There are no lost daughters in Maggie Gyllenhaal’s The Lost Daughter. Only some lost mothers. Or are they lost? Or is it just what we have been led to believe for so long?
And there is Olivia Colman doing Olivia Colman things. With her eyes, her lips, and her voice.
An adaptation of Elena Ferrante’s novel by the same name, this film is not your regular New Year Eve watch. It hits where it hurts the most: the sinews that connect the visceral and the ideal in us. The ideas that connect us to those around us. The very structures that we erect to connect, and separate, what is within and without us.
A Multi-Millennia-Old Trope of Guilty Women
It is no coincidence that middle-aged Leda Caruso, played by Colman, is a professor of literature. Italian literature at that. Gyllenhaal is letting nothing from her thespian, literary, and cinematic lineage go to waste. So, of course, the protagonist has a name that invokes rape: the mythological rape of Leda by Zeus, who assumed the form of a swan. WB Yeats immortalised it in his poem ‘Leda and the Swan’. Our Leda is also working on a Yeats project.
The result of this rape was the birth of two sisters: Helen and Clytemnestra, who are said to have brought destruction to Greece. Married to brothers Agamemnon and Menelaus, Clytemnestra and Helen are the two most maligned women in the Greek mythology. Helen of Troy, ’causes’ the Trojan war by eloping with Paris, and Clytemnestra kills king Agamemnon upon his victorious return after avenging the family honour.
It is advisable to keep these seemingly useless literary details handy to savour each layer of this filo pastry of a film.
Leda, by her own admission, is an unnatural mother. She’s also selfish and painfully aware of it, too. The undercurrents of violence, sexual transgressions, revenge et al, however, are shielded from her sight, or she chooses not to see them.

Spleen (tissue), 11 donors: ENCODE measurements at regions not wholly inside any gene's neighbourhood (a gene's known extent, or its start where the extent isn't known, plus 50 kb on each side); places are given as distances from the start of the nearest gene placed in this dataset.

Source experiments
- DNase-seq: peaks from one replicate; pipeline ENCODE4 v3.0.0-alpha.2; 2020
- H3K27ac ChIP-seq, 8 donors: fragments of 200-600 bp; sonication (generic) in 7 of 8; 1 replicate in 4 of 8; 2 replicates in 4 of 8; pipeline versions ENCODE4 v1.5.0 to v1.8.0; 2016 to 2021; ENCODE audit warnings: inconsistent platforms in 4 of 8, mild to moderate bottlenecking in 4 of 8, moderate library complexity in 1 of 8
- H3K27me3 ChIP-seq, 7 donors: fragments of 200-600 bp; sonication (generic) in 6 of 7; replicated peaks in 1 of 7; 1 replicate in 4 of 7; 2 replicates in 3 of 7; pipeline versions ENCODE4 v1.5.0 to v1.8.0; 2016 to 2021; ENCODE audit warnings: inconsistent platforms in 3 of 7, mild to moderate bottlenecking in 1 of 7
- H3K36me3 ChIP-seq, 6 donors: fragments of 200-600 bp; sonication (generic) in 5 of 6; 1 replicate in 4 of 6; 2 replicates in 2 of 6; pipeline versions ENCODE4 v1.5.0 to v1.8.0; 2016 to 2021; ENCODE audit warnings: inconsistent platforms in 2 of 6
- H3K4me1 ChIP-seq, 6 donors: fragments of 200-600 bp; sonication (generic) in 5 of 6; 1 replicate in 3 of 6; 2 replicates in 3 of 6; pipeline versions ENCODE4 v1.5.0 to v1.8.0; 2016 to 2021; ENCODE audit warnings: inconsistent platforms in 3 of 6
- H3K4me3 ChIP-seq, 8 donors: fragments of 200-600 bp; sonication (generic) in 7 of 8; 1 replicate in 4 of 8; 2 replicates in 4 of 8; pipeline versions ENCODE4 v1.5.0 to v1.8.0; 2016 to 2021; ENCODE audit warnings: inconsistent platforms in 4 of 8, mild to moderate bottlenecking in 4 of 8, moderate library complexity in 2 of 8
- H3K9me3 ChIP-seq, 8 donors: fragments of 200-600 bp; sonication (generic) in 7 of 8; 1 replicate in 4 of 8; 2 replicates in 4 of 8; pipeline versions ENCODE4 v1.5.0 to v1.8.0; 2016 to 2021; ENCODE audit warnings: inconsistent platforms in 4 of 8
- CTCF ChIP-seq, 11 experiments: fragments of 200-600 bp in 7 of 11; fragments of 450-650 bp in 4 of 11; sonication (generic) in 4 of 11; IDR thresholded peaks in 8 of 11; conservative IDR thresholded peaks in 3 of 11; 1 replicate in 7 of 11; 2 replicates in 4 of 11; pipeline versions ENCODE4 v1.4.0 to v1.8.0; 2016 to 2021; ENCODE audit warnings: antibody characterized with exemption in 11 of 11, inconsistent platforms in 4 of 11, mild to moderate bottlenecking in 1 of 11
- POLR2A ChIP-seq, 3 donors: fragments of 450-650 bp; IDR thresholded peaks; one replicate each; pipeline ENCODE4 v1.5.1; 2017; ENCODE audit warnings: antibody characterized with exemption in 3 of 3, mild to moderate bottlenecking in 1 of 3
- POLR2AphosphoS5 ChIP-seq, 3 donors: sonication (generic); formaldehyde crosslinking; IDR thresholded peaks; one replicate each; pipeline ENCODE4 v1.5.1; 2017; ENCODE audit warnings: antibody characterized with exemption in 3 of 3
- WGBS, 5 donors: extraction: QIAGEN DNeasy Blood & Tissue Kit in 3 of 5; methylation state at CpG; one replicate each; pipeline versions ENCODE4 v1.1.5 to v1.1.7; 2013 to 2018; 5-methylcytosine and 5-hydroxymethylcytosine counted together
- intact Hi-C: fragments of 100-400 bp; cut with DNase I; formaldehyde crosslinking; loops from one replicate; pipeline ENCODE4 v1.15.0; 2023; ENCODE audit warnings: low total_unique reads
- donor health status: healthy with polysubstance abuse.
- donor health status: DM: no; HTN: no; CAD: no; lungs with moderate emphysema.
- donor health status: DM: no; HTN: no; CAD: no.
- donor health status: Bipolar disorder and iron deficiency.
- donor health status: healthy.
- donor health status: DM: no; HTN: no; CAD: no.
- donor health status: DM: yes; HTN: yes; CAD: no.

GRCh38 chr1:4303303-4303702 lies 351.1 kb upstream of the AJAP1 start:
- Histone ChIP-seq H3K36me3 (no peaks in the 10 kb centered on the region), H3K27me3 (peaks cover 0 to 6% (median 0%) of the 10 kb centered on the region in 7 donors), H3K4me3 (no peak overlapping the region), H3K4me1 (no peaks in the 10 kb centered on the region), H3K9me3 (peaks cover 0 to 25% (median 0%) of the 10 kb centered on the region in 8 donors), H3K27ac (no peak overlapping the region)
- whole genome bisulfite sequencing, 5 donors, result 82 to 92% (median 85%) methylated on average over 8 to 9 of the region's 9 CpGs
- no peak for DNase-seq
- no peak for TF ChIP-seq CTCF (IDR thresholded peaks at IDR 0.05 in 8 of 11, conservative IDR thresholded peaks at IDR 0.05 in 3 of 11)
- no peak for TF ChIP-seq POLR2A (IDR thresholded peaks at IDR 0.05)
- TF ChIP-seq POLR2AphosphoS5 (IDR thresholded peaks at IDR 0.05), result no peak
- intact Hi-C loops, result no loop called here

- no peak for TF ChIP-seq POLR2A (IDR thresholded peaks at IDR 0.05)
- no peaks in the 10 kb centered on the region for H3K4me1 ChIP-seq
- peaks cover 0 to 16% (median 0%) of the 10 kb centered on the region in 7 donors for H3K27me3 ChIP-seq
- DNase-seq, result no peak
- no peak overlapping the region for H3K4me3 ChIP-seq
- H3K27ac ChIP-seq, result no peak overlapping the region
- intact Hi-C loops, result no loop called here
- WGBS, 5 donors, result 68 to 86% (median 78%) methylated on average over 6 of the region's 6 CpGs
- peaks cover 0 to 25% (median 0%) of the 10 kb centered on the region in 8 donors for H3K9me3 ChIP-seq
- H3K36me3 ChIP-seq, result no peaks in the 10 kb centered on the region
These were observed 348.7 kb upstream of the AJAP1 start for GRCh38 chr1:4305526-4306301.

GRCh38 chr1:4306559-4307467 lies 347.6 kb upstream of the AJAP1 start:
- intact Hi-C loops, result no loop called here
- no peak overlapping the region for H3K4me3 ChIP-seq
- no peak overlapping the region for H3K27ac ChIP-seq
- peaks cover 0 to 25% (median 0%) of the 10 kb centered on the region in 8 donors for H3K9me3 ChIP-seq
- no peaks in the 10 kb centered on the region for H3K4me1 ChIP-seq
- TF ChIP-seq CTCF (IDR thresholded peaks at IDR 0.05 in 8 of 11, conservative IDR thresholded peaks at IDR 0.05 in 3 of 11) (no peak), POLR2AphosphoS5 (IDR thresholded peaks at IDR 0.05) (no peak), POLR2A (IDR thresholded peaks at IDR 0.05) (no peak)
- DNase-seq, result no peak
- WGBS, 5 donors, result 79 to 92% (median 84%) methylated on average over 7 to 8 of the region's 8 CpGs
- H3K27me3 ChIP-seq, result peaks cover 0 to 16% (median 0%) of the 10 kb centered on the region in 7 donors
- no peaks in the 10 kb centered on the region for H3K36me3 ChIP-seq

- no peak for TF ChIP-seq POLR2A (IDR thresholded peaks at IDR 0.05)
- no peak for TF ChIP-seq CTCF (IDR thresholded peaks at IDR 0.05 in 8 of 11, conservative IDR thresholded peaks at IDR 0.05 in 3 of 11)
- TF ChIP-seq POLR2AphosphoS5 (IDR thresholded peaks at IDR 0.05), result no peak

A Plot of Mothers and Daughters
The story is about a middle-aged woman looking back her life as a young mother when she encounters a mother-daughter duo during her vacation in Greece. The viewers do not get to be omniscient as the only window to Leda’s past is through her memories triggered by the scenes at the beach. We see Leda as a young academic—mother of two girls—trying to do her best to “have it all”. Bianca and Martha, her daughters, are everything that young children are supposed to be: cute, affectionate, attention-seeking, exhaustingly demanding, innocuously violent, and more.
Leda, the academic, is at loggerheads with Leda, the mother. Joe, her husband, predictably, has the luxury to get away from the chaos at home to pursue his academic dreams. Young Leda’s experiments with motherhood reminds one of Doris Lessing’s protagonist Anna Wulf in The Golden Notebook. Anna realises that her relationship with little daughter Janet is nothing like what it’s expected to be. Playing with baby Janet, Anna imagines herself as being in this make-belief world of domesticity and motherhood.